croup
CROUP
Croup is a viral infection that causes erythema and edema of the tracheal walls and narrowing of the subglottic region. It is often characterized by an acute, rapidly progressing respiratory disease.
It is a medical emergency in children and requiring immediate treatment.
Most common causes are parainfluenza virus 1&2 and respiratory syncytial virus.
Occurrence of symptoms is usually at night and with abrupt onset and improve during daytime.

Pharmacotherapy

Epinephrine (Nebulized)
  • Should be given to patients with severe respiratory distress
  • Reduces symptoms within minutes but exerts no effect beyond 1 hour
  • Hold discharge & observe patient for at least 2 hours after administration of Epinephrine
  • Combination with oral Dexamethasone is indicated for moderate to severe croup
Corticosteroid (Systemic)
  • Eg Dexamethasone, Prednisolone
  • Should be given to children diagnosed with croup regardless of severity
  • Improves symptoms & reduces risk of hospital admission
  • Well-absorbed, relatively safe
  • Multiple doses do not provide additional benefit over a single dose
  • Should not be given to a child w/ known immune deficiency or recent varicella exposure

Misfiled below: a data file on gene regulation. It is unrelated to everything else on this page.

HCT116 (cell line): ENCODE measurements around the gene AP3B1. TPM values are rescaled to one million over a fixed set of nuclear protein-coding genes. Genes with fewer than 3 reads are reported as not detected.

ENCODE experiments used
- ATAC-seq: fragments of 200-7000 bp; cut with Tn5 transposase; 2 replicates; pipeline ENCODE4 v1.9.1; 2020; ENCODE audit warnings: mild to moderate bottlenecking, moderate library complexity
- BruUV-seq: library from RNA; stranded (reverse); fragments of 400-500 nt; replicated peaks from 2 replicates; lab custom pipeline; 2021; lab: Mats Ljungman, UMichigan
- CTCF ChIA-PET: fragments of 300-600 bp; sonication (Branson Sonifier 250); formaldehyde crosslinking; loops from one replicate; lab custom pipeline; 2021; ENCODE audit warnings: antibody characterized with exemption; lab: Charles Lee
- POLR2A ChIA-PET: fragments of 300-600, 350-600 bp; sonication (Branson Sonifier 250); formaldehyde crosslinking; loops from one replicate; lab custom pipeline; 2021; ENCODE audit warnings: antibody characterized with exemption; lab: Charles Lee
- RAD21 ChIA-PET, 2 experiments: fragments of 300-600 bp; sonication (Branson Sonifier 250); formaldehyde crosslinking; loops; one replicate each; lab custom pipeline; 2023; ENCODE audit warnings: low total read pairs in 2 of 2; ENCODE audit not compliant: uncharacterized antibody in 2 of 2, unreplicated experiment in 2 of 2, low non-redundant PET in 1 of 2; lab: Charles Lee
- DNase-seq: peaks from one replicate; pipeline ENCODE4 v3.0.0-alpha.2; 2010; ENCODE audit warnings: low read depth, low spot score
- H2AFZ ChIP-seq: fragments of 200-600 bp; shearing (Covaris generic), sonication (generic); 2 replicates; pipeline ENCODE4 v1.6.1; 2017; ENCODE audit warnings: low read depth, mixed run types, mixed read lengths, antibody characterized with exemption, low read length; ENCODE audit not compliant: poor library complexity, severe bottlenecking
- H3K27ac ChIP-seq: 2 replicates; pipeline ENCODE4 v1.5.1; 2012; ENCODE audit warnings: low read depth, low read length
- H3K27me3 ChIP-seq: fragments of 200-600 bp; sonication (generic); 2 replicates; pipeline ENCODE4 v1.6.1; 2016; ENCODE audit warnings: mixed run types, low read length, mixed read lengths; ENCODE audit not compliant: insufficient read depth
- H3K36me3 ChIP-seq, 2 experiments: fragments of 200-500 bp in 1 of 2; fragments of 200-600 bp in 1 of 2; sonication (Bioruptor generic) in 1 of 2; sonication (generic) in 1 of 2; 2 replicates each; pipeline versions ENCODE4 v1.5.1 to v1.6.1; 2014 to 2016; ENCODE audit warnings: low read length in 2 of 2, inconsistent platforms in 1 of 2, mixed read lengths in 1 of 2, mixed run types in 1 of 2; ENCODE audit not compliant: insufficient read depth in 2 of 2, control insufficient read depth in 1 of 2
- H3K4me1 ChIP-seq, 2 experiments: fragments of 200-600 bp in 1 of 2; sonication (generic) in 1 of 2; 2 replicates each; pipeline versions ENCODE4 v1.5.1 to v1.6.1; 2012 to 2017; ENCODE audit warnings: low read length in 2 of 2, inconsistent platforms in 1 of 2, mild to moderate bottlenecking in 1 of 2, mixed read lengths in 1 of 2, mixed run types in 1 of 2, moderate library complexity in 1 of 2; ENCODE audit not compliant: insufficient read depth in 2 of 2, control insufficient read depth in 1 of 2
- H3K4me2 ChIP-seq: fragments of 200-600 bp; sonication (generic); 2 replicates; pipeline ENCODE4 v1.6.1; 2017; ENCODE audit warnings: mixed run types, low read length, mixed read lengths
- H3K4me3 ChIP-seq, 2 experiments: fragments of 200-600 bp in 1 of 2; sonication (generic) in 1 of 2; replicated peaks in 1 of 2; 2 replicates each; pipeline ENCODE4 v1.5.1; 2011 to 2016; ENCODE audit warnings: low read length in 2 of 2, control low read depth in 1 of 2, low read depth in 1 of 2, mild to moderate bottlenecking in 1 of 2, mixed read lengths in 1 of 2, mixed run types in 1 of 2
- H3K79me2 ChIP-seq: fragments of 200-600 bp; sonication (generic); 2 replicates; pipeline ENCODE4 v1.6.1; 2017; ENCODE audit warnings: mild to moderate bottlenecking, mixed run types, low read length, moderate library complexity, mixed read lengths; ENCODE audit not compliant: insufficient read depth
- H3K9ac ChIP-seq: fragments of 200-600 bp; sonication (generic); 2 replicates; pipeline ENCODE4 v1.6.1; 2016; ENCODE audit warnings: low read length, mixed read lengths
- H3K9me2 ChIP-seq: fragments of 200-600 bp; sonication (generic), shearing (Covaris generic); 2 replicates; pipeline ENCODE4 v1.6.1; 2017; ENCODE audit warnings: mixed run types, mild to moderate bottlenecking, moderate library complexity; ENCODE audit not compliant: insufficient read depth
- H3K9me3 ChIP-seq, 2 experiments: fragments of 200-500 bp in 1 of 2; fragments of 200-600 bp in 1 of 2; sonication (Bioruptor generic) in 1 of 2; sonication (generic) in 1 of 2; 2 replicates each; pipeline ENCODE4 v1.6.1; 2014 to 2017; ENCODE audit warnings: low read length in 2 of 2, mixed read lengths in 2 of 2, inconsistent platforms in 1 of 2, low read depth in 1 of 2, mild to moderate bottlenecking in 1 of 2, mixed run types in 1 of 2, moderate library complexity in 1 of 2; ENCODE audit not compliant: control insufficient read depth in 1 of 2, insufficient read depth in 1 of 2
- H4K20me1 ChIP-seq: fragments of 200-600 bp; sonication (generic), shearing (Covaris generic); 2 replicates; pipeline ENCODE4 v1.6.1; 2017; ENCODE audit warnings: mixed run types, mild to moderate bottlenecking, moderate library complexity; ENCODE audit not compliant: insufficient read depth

Dexamethasone
  • Recommended first-line corticosteroid therapy for croup due to its long half-life and route options
  • May reduce return visit, hospital admission  and readmission rates
Corticosteroid (Nebulized)
  • Eg Budesonide
  • May be given to children diagnosed with croup who are intolerant to Dexamethasone
  • Administration may cause more agitation to the child
  • Not routinely given to a child due to its cost, length of administration and anxiety that it causes
    • Indicated only in patients with persistent vomiting and with severe respiratory distress
    • Budesonide may be mixed with Epinephrine and administered simultaneously

Non-Pharmacological Therapy

Parent/Guardian Reassurance
  • Actions that minimize anxiety are appropriate until the airway is secure
  • Child should be held & comforted
  • Avoid anxiety-provoking maneuvers (eg blood extraction, IV line placement, placing the child in a supine position or direct inspection of the oral cavity) until the airway is secure
Helium-Oxygen (Heliox) Inhalation
  • Further studies are needed to prove the use of heliox in patients with croup
  • May be useful in reducing resistance of airflow & turbulence, thereby decreasing the work during respiration
Oxygen Therapy
  • Provide supplemental O2 if necessary, especially in hypoxemic patients with O2 saturation of <92%
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